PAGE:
26 October 2017

Hofstetter Jacob Brumley FellowJacob Hofstetter, Brumley Next Generation Fellow and MGPS student at the LBJ School of Public Affairs, is paired with Dr. Ricardo Ainslie (Professor, Department of Educational Psychology) this year for his Brumley fellowship. Each Brumley Fellow spends the academic year working on a research project under the advisement of a faculty mentor, and Jacob is in the process of fine-tuning his project's focus. He goes into detail for us here:

Strauss Center: Many times the Brumley Fellows start out with a certain idea of what they'd like to research over the upcoming year, and various factors cause them to take a different approach or even change the subject of their project completely. What was your original research idea and how has it developed so far?

Jacob: "My original research idea was to investigate the U.S. government response to the increasing numbers of Central American migrants arriving to the U.S.-Mexico border since 2014. In order to fully explore this topic, I first planned to research how the U.S. government used security assistance, development aid, cooperation with Mexico, and immigration programs to address the complex web of causes of the increased movement of people northward.

After some initial research, I decided to explore U.S. security assistance and development aid more fully via a deeper look into the Alliance for Prosperity, the assistance plan to Central American countries the U.S. announced in 2014. I plan to examine the conceptions of U.S. policymakers in developing the Alliance for Prosperity and if the plan was an appropriate response to both the migration crisis and the security context of Central America."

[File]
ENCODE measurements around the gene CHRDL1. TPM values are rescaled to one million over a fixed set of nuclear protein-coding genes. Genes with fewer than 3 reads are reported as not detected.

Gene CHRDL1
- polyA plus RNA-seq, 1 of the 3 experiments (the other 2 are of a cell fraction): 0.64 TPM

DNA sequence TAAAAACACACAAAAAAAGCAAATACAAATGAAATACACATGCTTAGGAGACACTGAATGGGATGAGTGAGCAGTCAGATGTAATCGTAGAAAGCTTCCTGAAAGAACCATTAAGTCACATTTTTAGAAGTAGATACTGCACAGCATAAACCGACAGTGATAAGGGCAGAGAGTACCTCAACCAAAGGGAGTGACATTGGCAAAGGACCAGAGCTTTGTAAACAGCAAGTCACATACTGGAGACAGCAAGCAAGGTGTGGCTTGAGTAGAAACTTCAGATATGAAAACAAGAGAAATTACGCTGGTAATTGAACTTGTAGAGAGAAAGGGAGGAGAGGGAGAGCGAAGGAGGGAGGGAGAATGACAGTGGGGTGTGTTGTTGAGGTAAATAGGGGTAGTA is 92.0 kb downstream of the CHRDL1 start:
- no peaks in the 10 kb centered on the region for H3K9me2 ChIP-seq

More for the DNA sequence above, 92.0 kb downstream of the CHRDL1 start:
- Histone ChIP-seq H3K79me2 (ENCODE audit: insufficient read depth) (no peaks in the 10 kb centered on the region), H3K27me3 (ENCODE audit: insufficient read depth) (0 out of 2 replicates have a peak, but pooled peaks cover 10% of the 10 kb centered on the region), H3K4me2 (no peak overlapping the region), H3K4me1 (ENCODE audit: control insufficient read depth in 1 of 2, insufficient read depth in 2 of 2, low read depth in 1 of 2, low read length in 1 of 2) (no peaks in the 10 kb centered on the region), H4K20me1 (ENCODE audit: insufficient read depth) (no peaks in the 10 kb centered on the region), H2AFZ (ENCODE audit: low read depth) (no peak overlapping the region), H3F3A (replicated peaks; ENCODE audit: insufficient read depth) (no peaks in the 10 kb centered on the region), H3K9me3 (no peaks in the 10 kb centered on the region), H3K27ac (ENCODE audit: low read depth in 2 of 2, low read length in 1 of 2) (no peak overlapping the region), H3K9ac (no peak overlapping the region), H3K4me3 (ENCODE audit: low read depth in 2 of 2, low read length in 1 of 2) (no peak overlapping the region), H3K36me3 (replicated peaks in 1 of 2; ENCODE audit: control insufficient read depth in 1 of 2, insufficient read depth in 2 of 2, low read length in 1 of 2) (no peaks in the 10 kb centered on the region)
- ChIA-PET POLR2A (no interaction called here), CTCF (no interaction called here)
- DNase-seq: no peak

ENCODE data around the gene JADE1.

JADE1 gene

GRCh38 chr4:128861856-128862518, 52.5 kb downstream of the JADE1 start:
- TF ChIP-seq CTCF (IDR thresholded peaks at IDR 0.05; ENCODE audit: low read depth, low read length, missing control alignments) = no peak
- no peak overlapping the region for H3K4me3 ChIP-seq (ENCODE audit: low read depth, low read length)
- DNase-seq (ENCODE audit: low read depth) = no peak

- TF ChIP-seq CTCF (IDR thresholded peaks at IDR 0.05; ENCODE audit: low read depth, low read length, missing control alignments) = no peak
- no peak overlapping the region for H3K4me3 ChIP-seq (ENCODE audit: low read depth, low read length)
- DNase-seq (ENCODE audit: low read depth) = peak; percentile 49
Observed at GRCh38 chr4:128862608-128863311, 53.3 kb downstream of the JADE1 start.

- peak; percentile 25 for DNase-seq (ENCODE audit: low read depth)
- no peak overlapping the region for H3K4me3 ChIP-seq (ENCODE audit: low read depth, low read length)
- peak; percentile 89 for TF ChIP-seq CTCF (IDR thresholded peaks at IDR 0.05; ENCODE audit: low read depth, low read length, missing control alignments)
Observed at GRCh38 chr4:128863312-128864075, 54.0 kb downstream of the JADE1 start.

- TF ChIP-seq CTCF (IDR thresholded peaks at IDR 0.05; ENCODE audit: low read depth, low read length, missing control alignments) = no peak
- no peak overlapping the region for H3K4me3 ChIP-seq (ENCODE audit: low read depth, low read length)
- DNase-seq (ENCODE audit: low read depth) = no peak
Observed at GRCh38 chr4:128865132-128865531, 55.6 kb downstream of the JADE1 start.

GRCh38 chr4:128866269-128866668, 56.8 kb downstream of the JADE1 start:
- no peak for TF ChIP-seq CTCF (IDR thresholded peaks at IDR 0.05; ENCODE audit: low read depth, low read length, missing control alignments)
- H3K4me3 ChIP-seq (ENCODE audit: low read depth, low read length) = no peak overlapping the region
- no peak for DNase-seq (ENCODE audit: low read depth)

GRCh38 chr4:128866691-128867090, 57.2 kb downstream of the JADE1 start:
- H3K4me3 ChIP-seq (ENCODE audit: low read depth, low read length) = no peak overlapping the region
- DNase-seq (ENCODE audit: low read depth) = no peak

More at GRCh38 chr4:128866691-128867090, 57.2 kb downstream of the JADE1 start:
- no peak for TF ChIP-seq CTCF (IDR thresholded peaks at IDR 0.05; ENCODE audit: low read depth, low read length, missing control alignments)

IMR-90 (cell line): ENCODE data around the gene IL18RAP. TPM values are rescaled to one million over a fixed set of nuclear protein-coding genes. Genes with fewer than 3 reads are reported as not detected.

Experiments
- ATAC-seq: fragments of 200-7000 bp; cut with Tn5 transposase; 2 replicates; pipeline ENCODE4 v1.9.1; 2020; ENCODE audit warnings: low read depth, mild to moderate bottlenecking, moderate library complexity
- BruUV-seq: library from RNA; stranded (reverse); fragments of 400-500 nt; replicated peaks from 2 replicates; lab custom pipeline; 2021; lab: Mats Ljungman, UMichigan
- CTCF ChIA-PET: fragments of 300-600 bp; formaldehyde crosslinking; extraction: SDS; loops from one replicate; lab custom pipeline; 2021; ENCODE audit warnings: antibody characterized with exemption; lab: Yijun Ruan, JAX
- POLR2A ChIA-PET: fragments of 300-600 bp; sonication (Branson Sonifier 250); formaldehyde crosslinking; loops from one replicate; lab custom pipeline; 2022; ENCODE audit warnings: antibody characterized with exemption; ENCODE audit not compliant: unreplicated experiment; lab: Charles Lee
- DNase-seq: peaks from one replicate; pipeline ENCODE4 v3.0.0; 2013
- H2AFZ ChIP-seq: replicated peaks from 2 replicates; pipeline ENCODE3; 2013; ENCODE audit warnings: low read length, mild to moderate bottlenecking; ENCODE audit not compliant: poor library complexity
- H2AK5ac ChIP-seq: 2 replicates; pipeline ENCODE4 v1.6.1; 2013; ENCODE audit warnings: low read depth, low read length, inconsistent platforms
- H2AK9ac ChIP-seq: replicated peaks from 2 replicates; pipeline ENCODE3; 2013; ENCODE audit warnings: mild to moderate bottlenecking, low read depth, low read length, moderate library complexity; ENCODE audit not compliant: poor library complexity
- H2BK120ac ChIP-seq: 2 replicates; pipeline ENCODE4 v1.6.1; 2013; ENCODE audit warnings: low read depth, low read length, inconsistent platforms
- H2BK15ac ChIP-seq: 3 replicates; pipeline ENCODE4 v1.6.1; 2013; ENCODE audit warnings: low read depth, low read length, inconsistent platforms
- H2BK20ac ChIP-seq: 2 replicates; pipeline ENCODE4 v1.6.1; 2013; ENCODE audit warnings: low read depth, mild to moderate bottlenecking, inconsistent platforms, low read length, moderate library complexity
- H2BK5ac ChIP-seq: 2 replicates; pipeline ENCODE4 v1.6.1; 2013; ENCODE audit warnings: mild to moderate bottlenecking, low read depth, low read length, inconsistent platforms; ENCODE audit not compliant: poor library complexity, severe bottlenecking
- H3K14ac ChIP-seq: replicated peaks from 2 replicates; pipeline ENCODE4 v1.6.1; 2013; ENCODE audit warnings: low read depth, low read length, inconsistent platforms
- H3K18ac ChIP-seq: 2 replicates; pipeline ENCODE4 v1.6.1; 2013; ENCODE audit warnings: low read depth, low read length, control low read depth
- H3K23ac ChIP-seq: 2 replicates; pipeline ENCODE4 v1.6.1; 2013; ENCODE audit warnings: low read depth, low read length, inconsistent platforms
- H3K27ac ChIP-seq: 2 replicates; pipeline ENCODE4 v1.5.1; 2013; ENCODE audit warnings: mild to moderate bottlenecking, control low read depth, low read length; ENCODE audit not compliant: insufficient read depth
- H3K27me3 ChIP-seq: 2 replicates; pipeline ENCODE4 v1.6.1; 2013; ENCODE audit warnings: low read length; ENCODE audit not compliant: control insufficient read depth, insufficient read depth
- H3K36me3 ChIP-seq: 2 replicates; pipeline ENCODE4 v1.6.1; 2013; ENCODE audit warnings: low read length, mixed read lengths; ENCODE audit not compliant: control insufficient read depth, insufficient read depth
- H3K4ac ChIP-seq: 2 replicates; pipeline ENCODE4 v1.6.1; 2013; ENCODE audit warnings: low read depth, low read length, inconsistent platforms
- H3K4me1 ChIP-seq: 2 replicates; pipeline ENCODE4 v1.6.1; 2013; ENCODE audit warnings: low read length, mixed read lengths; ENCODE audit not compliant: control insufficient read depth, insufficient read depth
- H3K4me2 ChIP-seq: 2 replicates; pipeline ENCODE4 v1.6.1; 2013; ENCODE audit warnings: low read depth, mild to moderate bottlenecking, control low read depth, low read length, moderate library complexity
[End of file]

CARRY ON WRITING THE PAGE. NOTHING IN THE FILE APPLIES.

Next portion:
SC: What led to your interest in your current research for the Brumley Fellows program?
JH: "I developed an interest in migration and security policy while working as a Legal Services Coordinator for Human Rights First in Houston, Texas. In that position, I worked with hundreds of asylum-seekers from Central America, and their stories gave me my first deep look at the complex issues affecting security and migration in El Salvador, Honduras, and Guatemala. I have continued exploring these issues as well the connection between security and migration issues while a student at the LBJ School as well. The Brumley Fellows program has given me the opportunity to pursue this policy interest in a deeper fashion with the guiding hand of a faculty mentor."

Faculty mentors to Brumley Fellows take an advisory approach to helping their assigned Fellow with his or her research, letting the student be the driver of the project.

SC: How has Dr. Ainslie helped you develop your research?
JH: "Dr. Ainsile has helped me examine similar violence-reduction programs in Mexico, specifically in Ciudad Juarez."

SC: What do you predict doing with your research at the end of the academic year?
JH: "After completing my research, I hope to produce a report that examines the Alliance for Prosperity and makes suggestions on how U.S. assistance to Central America could be improved or refined. I may also attempt to produce a blog post or two on specific programs or my research as well."

SC: What are your plans after graduation from the MGPS program?
JH: "After graduating from the LBJ School, I hope to continue my work on migration and security issues either at a think-tank or international organization."

SC: Jacob, thank you very much for taking time of out of your schedule to answer our questions! We are very excited to watch your research develop over this upcoming year.

Throughout every academic year the Strauss Center features interviews of our Brumley NextGeneration Graduate Fellows and Undergraduate Scholars to see how they are progressing in their work for the Brumley program. Follow our News page and social media (Facebook & Twitter) to stay up-to-date on these posts! 

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